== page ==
Last night, the State Department released nearly 3,000 pages of Hillary Clinton’s emails from her time as Secretary of State, as part of a court-mandated process that will continue throughout the coming months. The contents of the communiques are now being pored over by journalists, opposition researchers and interest groups, all searching for tidbits that might shed light on Clinton’s conduct in the Obama administration. Naturally, attention has already been turned to what the documents say about her outlook towards Israel. The answer: a lot, and also not much.
A quick rundown of the relevant emails:
• Some partisans have seized upon a September 2009 message in which Clinton wrote to her long-time adviser Sidney Blumenthal about his son Max‘s literary career, praising his book Republican Gomorrah: Inside the Movement that Shattered the Party:
At the time, the younger Blumenthal had begun to make a name for himself as a critic of the very existence of the Jewish state, but was more known for his partisan bromides. Max Blumenthal’s next book, Goliath: Life and Loathing in Greater Israel, would be described in The Nation as “The I-Hate-Israel Handbook” and an ideal candidate for a “Hamas book-of-the-month club.” But given Clinton’s long-standing close relationship with Sidney Blumenthal, and the fact that Max’s most anti-Israel work had not yet been written, it seems understandable that she would send polite words of encouragement to the father about his son’s accomplishments.
• A more consequential email chain shows Clinton going to bat for Israel after the Edinburgh Film Festival in the U.K. announced that it would not accept any Israeli government funding, effectively shutting out Israeli artists who needed the money to participate. Alerted to the situation by a pro-Israel contact, Clinton asked her aides to formulate a response:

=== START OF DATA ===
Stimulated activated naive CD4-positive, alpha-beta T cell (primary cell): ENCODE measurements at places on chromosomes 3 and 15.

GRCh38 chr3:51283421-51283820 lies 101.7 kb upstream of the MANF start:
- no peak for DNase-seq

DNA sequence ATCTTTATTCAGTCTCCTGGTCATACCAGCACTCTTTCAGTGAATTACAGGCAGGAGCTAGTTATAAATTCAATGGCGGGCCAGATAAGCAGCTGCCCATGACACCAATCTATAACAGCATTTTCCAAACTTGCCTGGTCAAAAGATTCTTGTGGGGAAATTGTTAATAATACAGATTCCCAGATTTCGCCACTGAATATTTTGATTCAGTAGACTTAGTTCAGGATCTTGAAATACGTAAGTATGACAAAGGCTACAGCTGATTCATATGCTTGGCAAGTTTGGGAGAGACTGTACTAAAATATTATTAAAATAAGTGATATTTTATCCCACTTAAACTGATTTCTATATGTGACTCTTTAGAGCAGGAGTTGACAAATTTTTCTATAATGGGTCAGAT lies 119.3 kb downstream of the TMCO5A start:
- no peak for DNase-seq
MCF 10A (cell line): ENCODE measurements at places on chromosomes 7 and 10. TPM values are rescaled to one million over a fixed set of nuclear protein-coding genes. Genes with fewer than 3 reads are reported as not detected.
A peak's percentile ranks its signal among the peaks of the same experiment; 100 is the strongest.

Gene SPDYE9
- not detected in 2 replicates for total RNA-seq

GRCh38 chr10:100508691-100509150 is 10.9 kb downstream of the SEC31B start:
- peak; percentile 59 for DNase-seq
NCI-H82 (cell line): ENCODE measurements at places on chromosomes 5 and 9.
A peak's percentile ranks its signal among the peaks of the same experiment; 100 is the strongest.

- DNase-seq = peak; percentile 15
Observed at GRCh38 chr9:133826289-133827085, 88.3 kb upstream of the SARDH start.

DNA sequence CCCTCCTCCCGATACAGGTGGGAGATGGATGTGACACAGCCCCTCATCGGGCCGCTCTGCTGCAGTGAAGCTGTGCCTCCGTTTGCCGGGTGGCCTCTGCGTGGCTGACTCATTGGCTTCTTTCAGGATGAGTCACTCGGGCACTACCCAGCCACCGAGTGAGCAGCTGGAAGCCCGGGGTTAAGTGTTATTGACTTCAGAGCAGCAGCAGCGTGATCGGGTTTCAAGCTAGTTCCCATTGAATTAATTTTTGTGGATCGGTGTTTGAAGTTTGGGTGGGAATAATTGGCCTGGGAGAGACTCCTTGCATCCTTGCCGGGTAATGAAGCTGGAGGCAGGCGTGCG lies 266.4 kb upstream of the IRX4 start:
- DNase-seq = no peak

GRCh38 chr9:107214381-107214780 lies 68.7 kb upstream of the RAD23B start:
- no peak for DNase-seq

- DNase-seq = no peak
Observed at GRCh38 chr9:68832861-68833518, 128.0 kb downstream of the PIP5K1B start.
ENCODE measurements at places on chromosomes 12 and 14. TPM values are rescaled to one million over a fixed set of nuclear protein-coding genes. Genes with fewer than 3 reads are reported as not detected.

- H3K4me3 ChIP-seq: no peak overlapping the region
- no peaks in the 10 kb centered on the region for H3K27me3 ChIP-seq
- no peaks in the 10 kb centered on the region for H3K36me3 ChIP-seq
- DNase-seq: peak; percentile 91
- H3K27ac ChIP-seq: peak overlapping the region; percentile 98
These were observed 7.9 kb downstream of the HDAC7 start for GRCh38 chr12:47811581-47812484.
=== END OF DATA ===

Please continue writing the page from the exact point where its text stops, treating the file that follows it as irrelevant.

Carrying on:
• Other important emails relate to the 2009 diplomatic battle over President Obama’s demand for a settlement freeze. At the time, Israel insisted that this move violated prior understandings reached with President George W. Bush in the so-called Bush-Sharon letter, which acknowledged that Israel would keep certain settlement blocs in any peace deal. In one email, Clinton’s chief aide Jake Sullivan approvingly passed along an editorial from Haaretz by former U.S. ambassador to Israel Daniel Kurtzer, who argued that the Netanyahu government was not accurately representing the Bush-Sharon letter’s implications. In another intriguing missive, Hillary writes that she spoke personally with former Bush Secretary of State Condoleezza Rice, who had affirmed the Obama administration’s position on the matter:
So, what does all this mean for Israel/Palestine partisans seeking to understand the likely Democratic presidential nominee’s outlook towards the Jewish state? The truth is, less than they’d hope.
The messages above all come from from 2009, during the Obama administration’s infancy, limiting their insight into Clinton’s current state of mind. Indeed, even Hillary’s later emails that will eventually be released are already out-of-date: Clinton left the State Department in February 2013, and much has changed in the U.S.-Israel relationship since then. The ensuing years have seen abortive Israeli-Palestinian peace negotiations–whose failure some administration officials have appeared to blame on Israel–and a significant increase in tensions surrounding both the peace process and a prospective Iranian nuclear deal. Obama administration officials have labeled Israeli Prime Minister Netanyahu “recalcitrant, myopic, reactionary, obtuse, blustering, pompous” and “chickenshit”; Netanyahu, meanwhile, went behind Obama’s back to publicly denounce his Iran diplomacy before the U.S. Congress.
Simply put, U.S.-Israel ties have changed since Hillary was America’s top diplomat, and the question is how much she has changed with them. That’s a subject she can partly address on the campaign trail–she touted how she “reinforced allies like Israel” in her presidential announcement speech–but will only truly clarify once in office.
In other words, the Clinton emails that tell Israel partisans what they really want to know simply haven’t been written yet.